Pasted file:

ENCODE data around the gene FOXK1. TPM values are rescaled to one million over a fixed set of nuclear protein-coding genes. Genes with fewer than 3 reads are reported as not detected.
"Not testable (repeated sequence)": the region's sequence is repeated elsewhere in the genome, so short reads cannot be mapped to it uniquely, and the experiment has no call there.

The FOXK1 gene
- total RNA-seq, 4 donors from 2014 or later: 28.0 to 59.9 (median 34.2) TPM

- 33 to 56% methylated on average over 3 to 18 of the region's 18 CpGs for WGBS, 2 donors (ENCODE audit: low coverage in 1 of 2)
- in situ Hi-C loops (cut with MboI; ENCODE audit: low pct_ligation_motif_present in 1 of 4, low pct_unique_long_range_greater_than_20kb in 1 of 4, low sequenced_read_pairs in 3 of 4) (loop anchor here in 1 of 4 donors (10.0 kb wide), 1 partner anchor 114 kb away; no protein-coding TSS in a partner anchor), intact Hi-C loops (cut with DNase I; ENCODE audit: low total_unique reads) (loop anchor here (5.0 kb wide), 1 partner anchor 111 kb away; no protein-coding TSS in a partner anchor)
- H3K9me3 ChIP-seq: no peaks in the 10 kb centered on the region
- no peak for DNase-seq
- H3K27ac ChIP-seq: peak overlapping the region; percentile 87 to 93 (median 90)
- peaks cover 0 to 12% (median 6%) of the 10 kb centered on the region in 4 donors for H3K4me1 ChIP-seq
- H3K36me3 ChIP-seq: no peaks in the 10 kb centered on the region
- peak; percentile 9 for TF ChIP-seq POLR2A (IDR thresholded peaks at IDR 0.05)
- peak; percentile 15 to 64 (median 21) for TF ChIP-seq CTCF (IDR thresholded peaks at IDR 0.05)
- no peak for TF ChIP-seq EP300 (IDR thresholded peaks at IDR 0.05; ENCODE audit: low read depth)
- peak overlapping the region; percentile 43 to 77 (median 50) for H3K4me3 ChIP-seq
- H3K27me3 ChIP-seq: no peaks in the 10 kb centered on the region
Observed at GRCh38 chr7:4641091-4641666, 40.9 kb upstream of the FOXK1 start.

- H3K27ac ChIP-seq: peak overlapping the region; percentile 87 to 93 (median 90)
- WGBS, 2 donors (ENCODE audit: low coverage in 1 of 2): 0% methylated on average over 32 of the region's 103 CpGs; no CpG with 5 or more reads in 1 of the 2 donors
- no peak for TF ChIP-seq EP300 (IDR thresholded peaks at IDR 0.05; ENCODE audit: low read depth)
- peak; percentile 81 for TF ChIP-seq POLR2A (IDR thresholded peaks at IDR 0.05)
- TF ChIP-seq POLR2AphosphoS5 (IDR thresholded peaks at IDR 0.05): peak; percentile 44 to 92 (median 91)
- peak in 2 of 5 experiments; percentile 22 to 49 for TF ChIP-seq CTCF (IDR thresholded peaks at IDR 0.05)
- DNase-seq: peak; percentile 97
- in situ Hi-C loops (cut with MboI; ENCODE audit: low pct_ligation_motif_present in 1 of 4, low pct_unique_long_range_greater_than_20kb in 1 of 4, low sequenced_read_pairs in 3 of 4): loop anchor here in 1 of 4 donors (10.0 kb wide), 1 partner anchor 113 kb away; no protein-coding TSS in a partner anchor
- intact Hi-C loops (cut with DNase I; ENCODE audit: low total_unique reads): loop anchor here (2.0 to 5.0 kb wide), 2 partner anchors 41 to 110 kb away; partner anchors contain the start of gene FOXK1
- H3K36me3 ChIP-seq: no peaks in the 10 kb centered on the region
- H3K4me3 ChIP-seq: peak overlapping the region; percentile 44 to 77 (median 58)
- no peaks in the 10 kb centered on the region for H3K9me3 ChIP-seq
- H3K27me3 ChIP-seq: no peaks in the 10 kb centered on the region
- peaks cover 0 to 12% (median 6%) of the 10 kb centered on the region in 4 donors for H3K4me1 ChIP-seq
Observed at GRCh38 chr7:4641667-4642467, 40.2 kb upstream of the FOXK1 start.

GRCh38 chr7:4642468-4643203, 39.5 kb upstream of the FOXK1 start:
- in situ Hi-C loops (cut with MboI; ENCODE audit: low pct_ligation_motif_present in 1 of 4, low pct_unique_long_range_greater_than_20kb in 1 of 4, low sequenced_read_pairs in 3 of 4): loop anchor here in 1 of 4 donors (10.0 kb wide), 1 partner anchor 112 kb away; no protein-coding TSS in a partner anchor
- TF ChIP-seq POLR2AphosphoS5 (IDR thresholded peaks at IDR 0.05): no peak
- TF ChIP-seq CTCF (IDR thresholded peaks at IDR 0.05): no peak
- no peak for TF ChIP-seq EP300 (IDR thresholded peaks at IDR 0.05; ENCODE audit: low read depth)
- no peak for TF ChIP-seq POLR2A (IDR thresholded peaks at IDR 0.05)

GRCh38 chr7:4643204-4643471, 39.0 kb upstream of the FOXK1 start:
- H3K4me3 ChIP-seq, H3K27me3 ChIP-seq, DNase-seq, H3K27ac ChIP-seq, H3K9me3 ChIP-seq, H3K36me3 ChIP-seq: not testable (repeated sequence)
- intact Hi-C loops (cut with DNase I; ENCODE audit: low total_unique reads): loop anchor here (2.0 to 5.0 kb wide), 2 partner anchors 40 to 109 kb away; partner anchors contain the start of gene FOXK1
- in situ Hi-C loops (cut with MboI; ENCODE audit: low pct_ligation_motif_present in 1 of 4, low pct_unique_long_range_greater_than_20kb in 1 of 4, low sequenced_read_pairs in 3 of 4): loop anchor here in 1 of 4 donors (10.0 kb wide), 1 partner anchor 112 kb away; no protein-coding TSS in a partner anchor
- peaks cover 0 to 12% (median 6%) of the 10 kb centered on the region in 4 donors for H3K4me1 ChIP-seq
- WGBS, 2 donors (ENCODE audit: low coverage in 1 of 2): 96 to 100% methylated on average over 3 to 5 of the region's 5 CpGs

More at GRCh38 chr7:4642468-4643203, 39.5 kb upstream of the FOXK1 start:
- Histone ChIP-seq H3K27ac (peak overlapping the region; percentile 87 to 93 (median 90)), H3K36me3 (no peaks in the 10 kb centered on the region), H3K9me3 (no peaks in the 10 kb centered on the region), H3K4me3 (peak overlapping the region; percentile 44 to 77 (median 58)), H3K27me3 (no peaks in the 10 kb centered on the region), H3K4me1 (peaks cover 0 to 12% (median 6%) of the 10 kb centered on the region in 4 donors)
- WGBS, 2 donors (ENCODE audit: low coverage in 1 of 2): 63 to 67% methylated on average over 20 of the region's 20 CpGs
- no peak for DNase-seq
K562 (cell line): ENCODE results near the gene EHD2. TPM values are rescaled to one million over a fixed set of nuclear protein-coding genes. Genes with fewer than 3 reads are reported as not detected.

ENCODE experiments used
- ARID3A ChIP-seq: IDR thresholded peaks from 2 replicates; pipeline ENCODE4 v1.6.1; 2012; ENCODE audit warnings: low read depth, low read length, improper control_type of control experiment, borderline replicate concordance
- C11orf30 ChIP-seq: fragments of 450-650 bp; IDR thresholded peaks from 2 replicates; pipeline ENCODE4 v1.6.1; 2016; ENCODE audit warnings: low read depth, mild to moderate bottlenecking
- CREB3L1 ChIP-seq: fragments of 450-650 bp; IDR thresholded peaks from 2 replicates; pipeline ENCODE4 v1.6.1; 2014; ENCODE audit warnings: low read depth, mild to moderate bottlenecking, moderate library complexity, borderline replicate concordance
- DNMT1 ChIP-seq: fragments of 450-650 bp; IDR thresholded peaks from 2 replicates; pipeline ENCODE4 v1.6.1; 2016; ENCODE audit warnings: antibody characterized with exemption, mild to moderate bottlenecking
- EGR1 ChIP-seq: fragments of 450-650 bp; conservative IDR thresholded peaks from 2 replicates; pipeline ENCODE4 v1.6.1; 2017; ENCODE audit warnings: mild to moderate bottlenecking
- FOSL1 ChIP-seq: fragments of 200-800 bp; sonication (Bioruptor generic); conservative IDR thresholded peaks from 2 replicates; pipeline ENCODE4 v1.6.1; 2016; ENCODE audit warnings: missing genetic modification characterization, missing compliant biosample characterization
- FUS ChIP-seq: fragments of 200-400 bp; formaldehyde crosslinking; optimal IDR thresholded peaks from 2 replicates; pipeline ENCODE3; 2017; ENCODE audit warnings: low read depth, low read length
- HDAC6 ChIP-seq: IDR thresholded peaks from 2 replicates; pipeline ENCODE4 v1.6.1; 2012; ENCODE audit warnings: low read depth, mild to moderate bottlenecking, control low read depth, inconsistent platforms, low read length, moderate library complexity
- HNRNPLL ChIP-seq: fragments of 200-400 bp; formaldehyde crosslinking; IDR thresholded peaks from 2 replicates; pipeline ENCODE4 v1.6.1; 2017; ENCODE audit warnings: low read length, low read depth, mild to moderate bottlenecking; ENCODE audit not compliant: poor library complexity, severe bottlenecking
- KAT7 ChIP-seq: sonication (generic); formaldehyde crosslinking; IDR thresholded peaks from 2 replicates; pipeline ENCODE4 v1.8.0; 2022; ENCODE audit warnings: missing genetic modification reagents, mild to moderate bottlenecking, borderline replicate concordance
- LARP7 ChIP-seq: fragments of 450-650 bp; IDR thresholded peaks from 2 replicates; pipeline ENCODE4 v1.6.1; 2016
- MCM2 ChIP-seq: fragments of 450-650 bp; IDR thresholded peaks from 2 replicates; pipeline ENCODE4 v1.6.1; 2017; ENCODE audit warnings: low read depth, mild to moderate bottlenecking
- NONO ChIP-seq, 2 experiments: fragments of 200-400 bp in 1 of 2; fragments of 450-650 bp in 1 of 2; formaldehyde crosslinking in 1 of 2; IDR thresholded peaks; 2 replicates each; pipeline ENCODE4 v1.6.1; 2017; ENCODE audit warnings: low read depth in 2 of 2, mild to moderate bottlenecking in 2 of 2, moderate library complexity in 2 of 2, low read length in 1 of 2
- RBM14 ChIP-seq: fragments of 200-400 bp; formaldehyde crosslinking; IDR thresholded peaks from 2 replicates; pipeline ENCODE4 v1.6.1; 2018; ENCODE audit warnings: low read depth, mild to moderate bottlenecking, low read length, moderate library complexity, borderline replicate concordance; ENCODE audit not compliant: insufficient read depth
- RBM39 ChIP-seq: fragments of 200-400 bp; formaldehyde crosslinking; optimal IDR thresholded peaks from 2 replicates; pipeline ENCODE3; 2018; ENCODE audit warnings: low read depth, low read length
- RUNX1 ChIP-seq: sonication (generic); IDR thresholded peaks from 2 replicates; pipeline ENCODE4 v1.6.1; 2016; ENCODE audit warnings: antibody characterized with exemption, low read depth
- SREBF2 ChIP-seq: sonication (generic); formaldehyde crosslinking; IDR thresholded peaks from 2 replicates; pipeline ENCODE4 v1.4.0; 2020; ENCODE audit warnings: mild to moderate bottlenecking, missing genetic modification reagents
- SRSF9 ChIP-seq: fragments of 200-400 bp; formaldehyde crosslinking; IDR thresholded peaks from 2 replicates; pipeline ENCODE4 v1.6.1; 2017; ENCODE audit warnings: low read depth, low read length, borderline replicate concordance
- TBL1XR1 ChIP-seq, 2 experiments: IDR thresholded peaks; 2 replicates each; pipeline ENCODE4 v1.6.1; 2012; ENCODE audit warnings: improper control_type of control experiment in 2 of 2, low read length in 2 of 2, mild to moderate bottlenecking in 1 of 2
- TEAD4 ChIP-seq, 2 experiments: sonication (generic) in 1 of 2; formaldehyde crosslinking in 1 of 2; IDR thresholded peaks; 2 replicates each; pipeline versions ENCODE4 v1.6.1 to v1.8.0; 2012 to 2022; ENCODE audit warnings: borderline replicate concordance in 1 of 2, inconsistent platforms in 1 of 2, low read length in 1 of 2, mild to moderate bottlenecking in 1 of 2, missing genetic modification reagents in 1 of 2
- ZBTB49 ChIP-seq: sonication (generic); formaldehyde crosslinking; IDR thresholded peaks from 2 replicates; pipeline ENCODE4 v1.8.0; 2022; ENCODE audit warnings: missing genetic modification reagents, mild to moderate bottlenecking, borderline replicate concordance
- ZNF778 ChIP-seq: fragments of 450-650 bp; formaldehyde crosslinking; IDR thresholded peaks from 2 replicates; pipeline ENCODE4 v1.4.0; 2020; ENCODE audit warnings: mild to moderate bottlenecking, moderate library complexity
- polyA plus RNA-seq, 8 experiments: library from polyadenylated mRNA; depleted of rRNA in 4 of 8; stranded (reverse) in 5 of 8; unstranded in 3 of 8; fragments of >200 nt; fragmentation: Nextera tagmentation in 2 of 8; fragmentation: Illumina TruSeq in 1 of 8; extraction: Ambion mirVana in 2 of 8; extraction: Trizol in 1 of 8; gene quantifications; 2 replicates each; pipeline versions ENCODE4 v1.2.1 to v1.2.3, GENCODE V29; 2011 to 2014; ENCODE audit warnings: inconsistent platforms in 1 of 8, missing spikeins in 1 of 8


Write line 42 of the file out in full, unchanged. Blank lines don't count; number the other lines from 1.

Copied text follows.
- in situ Hi-C loops (cut with MboI; ENCODE audit: low pct_ligation_motif_present in 1 of 4, low pct_unique_long_range_greater_than_20kb in 1 of 4, low sequenced_read_pairs in 3 of 4): loop anchor here in 1 of 4 donors (10.0 kb wide), 1 partner anchor 112 kb away; no protein-coding TSS in a partner anchor